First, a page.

This article first appeared in The Edge Malaysia Weekly on February 5, 2018 - February 11, 2018
AIRASIA X Bhd (AAX) is on track to post its second straight year of profit in the financial year just ended, but net profit is likely to come in lower than the previous year due to unfavourable exchange rates and a one-off provision for doubtful debts related to overdue legacy receivables.
CEO Benyamin Ismail expects the airline to be “slightly profitable” in the financial year ended Dec 31, 2017 (FY2017), backed by two quarters of profits in 1QFY2017 and 2QFY2017 and lower unit costs. The airline will issue its fourth-quarter and full-year 2017 financial results on Feb 27. Net profit for the nine months ended Sept 30, 2017 fell 85% year on year to RM14.47 million, as AAX swung to a net loss in 3QFY2017, dragged down by a provision for doubtful debts of RM50.2 million.
“Stripping out the provision, we reported a profit (in 3QFY2017). And we performed okay in 4QFY2017. Operationally, we have been doing very well as our cost per available seat kilometre (CASK) has come down. Our fares have also been steadily moving upward, considering that our seat capacity has increased by over 40% (since 2015), which is very tough,” the 40-year-old former investment banker tells The Edge in an interview at AAX’s Sepang headquarters.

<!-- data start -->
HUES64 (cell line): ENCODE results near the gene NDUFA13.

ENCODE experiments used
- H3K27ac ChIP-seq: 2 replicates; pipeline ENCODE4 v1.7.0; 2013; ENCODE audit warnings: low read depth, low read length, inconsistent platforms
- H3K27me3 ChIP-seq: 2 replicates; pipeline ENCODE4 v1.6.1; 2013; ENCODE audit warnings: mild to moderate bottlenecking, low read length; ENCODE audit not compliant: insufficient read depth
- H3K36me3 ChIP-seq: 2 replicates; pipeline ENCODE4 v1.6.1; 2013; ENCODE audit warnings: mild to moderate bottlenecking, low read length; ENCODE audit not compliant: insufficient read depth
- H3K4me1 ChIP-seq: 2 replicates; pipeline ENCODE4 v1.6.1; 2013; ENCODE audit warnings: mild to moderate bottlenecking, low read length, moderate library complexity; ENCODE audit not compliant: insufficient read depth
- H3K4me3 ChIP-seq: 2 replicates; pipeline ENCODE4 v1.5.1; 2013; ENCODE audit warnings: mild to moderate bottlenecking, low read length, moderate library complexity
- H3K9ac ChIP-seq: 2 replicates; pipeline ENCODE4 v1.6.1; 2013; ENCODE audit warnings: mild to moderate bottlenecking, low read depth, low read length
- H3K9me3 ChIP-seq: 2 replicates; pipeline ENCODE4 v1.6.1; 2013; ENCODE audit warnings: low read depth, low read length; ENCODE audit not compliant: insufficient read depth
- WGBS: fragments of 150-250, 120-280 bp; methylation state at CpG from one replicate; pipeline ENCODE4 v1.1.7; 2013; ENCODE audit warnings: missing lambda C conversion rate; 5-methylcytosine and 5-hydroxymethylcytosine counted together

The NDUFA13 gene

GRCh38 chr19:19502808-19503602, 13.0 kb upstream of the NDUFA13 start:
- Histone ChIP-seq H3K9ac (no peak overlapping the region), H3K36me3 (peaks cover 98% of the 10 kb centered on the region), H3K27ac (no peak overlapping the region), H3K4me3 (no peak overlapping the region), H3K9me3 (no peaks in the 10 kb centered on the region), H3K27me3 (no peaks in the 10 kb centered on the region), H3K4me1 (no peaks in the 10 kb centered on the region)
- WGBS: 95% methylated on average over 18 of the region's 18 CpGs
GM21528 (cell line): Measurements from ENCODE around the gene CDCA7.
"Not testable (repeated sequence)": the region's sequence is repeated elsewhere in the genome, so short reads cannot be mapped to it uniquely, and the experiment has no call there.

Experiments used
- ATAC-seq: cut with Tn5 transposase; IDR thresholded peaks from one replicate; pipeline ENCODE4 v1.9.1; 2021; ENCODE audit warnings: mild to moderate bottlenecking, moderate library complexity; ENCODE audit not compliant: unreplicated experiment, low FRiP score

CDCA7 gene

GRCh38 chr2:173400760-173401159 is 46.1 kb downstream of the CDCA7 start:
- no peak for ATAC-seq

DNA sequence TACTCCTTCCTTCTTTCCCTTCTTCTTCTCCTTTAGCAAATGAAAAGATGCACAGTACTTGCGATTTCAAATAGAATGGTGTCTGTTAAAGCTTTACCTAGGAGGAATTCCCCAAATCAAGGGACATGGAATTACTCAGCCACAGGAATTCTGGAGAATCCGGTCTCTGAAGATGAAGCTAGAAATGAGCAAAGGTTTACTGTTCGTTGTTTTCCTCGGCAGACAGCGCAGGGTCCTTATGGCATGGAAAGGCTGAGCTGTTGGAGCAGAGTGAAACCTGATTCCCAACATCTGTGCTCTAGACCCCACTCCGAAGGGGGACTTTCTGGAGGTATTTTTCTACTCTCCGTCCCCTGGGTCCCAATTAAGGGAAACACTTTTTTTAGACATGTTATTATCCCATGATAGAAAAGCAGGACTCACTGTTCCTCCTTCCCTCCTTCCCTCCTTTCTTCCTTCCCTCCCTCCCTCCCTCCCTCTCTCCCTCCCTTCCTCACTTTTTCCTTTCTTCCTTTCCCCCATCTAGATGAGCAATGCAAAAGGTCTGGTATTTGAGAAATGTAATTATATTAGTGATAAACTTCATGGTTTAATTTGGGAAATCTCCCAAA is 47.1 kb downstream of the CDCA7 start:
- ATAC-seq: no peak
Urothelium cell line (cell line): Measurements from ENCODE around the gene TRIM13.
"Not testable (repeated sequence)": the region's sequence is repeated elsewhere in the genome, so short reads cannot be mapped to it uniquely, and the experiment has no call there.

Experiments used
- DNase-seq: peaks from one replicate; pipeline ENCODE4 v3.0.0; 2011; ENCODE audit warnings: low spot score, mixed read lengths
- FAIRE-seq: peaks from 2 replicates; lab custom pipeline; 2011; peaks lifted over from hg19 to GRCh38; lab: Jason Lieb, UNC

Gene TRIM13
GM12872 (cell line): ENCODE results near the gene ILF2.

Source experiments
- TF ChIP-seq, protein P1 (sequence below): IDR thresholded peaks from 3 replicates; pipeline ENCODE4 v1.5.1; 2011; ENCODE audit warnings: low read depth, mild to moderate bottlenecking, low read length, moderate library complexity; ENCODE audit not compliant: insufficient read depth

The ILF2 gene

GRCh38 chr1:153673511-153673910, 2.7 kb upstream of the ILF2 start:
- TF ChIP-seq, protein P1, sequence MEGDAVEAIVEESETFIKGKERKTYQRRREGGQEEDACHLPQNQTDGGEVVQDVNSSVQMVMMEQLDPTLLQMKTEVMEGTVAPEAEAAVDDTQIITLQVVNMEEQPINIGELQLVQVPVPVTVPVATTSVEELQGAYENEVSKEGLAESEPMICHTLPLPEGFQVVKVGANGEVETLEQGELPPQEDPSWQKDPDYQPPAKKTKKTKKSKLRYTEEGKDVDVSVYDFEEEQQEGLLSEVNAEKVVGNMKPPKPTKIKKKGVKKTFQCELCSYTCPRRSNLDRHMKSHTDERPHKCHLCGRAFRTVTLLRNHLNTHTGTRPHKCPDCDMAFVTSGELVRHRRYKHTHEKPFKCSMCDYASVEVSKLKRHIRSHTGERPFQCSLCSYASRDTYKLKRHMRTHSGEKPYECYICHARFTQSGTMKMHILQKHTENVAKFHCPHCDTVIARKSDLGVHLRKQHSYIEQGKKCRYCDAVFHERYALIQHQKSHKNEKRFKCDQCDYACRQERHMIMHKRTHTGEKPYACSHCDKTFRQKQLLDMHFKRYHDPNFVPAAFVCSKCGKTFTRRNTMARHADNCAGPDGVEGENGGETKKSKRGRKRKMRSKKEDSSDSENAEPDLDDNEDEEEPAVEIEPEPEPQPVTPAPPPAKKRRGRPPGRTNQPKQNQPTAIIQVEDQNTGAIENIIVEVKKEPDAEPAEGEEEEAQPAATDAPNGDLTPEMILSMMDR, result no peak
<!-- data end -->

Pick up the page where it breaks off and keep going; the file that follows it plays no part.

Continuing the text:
CASK was down 1.3% to 8.95 sen in 3QFY2017, from 9.07 sen in FY2016.
Benyamin says the provision for bad debts was related to its charter and cargo contracts. “These are contracts where the customers agreed to pay a certain sum (to AAX) for carrying a certain amount of cargo. Unfortunately, they didn’t meet that level of cargo (thus, the dispute over the amount due).
“This was a legacy issue that we had kept on our balance sheet for a while. These were contracts that we were trying to recover, and rather than allowing them to sit on our books year after year, we decided to write them off. But that does not mean we are not pursuing the recoverability of those doubtful debts.